‘Dream come true’ for history-making ‘all-round athlete’ Joe Choong
History-maker Joe Choong said he always wanted to be “the best in the world at something” after winning gold in the modern pentathlon.
The 26-year-old, from Kent, triumphed in the event which features swimming, fencing, riding and a laser run whereby each participant runs laps interspersed with a required laser shoot.
His victory comes after Kate French won gold in the women’s event on Friday.
Choong is the first British man to win an individual Olympic medal in the sport that has been in the programme at every Games since 1912.
“I’ve always said I wanted to be the best in the world at something,” he told the BBC, adding that his Olympic victory was “a dream come true”.
Athletes taking part in the modern pentathlon event are “truly the all-round athlete”, according to Sara Heath, CEO of Pentathlon GB.
She told the PA news agency: “The thing is, it is a sport that although it looks very hard, it is very accessible.
“If you can swim and you can run, and you’ve got that engine, you can learn the rest, and obviously we’ve done that with Joe.
“We’ve taught him to ride and we’ve taught him to fence, so it is something that you can do, and it is accessible.
“But you need to be able to swim and run, because that’s where, as shown today with Joe’s run, he had to be able to run away from the Egyptian athlete, and he did that.”
The Pentathlon GB website says fans of modern pentathlon will be familiar with the 19th century origin story of the sport – “a young French cavalry officer being sent on horseback to deliver a message, needing to fight with a sword, shoot, swim and run to complete his mission”.
It says the power of five sports makes the top modern pentathletes “probably some of the most adaptable, technical and tactical competitors around”.
Ms Heath said the original concept for the event comes from the idea of “the true athlete, the true soldier” having to run, shoot, fence or sword fight and “ride an unknown steed”.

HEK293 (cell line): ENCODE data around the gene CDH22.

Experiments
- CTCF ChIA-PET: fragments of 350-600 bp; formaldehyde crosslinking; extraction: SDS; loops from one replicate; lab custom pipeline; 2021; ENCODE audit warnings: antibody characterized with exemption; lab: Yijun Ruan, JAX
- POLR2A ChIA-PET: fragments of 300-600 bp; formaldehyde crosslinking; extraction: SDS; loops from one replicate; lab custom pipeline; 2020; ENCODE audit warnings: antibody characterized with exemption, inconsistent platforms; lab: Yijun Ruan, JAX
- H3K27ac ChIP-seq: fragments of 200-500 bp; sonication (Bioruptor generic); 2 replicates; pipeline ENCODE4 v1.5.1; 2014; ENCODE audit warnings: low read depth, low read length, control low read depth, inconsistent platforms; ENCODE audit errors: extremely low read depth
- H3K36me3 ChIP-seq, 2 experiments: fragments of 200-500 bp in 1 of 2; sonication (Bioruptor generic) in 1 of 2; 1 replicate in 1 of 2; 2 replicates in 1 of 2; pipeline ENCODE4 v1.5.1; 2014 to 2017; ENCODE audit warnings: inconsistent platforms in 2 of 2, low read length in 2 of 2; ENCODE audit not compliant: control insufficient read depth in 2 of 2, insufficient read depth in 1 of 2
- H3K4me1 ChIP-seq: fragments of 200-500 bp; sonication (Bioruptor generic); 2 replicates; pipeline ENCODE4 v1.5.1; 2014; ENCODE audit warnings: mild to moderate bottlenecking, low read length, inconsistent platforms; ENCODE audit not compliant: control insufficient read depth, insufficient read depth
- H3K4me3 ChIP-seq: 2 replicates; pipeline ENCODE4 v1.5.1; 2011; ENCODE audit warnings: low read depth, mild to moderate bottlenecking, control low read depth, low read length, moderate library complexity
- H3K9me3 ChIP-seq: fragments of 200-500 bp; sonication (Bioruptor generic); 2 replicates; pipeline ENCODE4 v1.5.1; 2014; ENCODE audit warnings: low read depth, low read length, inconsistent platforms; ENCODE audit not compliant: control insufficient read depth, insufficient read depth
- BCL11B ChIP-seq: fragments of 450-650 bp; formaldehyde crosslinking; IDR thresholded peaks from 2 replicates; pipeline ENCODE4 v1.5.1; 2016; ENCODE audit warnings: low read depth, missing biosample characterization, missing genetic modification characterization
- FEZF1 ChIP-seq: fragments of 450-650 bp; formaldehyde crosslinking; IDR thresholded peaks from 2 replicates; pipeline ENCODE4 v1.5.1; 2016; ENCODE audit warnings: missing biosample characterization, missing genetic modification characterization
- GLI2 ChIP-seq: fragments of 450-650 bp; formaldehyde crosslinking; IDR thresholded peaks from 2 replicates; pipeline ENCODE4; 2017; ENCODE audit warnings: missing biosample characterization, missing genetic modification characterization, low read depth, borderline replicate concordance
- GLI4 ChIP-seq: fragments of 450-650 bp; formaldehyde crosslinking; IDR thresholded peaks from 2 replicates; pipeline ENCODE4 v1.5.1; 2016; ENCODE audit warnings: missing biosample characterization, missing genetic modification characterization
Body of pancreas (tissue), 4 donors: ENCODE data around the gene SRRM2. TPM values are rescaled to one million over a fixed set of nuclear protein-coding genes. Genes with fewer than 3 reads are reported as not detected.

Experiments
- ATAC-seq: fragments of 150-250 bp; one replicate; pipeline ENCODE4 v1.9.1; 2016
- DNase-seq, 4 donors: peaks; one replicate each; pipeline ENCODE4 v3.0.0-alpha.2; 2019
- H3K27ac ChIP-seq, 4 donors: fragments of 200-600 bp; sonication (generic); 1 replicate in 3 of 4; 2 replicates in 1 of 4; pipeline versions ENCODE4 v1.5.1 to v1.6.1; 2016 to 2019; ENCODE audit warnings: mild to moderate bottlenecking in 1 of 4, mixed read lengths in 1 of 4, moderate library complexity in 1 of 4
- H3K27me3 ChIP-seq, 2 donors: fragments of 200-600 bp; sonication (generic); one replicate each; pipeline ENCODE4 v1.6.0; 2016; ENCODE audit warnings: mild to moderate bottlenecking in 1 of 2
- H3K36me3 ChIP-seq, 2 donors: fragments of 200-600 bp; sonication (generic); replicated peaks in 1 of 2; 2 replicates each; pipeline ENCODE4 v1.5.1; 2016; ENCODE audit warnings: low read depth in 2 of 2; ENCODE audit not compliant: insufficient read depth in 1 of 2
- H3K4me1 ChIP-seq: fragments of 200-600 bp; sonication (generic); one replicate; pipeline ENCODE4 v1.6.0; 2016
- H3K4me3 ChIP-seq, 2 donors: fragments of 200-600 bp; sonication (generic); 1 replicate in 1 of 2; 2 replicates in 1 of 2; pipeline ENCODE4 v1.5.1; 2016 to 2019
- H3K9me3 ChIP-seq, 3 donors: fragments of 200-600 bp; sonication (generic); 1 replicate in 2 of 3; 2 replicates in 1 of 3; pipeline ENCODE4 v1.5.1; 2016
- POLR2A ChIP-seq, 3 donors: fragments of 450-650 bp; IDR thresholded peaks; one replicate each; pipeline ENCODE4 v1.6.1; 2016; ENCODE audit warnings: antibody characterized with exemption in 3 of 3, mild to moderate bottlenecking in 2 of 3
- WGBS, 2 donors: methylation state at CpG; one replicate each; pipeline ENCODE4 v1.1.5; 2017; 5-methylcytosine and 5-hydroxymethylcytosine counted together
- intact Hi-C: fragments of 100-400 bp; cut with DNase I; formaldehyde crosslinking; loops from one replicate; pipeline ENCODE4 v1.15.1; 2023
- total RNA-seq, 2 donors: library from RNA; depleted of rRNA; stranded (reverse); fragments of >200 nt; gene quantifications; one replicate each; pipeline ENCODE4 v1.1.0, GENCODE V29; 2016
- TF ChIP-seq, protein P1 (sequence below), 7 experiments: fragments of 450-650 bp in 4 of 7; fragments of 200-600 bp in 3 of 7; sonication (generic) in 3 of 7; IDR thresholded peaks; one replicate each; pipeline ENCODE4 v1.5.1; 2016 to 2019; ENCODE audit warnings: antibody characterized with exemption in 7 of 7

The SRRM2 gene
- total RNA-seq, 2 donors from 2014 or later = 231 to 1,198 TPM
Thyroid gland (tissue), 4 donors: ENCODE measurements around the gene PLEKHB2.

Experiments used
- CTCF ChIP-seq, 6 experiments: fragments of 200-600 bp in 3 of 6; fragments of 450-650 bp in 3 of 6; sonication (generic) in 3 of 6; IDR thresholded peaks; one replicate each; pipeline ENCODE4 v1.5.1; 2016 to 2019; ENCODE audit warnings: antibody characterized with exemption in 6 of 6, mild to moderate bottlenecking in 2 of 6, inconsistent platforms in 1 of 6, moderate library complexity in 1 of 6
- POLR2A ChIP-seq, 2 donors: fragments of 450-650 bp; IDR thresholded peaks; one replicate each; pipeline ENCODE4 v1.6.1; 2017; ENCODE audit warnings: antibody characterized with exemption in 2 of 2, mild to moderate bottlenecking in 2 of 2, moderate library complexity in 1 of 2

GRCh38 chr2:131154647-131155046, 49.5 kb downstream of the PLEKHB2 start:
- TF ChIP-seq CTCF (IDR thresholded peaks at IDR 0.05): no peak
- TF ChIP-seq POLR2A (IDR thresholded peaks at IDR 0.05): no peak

“But when it was created for the modern Games it was very much showcasing the true athlete who could do a wide range of disciplines,” she said.
The event will have a new format at Paris 2024, packing the disciplines into two hours.
Ms Heath said it will be “very different but fantastic from a spectator point of view”, adding it will be harder than it is now as the distances will be staying the same.
“So, actually, it will be a better test of the athletes because it will be those who have that ability to recover, refocus and move on to the next as quickly as possible,” she said.
She said she is “absolutely delighted” at Choong’s success.
“We knew Joe could do it, just as we knew Kate could do it, but for them to actually go and do it has just been absolutely incredible,” she said.
“Obviously this is the first ever medal for men’s individual for GB, so he literally has written history.
“So, we’re incredibly proud.”
Joe’s mother Beverley Choong said she was “over the moon” at his success.
She watched his triumph at home on television with her husband, son and son’s girlfriend, surrounded by flags, bunting and memorabilia.
Ms Choong told PA: “It’s very tense watching it.”
Asked how she thinks Joe will be feeling, she said: “I think relieved today, over the moon, I think every emotion possible.
“Everything he’s been working for, all the sacrifices, thankful to all his team-mates, his coaches.”
She said he will be grateful to everyone in the team as “it’s not just a one-man show”.
Ms Choong said training in five sports is “incredibly different” because you cannot just excel at one.
“You’ve got to keep fit in so many ways. It’s each muscle group that needs to be fit for a different discipline,” she said.
Ms Choong, from Orpington, said she is looking forward to seeing Joe as she has not seen him in two or three months.
“I’ll be looking forward to it because we’ve not been able to see him for a while because of Covid,” she said.
Prime Minister Boris Johnson tweeted: “@TeamGB taking Olympic gold in both men’s and women’s modern pentathlon is an incredible achievement. Joe Choong and Kate French you’ve made us very proud!”
Stephen Baddeley, director of sport at the University of Bath, said: “Huge congratulations to Joe. We are privileged to see him training day in, day out at the university and it was clear he had the ability, determination and belief to become an Olympic champion, so for him to put it all together in one historic performance was wonderful to see.
“That is a second gold for Pentathlon GB in 24 hours, both won by University of Bath graduates, and a seventh medal in six Olympic Games while they have been based at the Team Bath Sports Training Village, so massive praise has to go to performance director Jan Bartu and all of the athletes, coaches and staff – we are incredibly proud of you all.”
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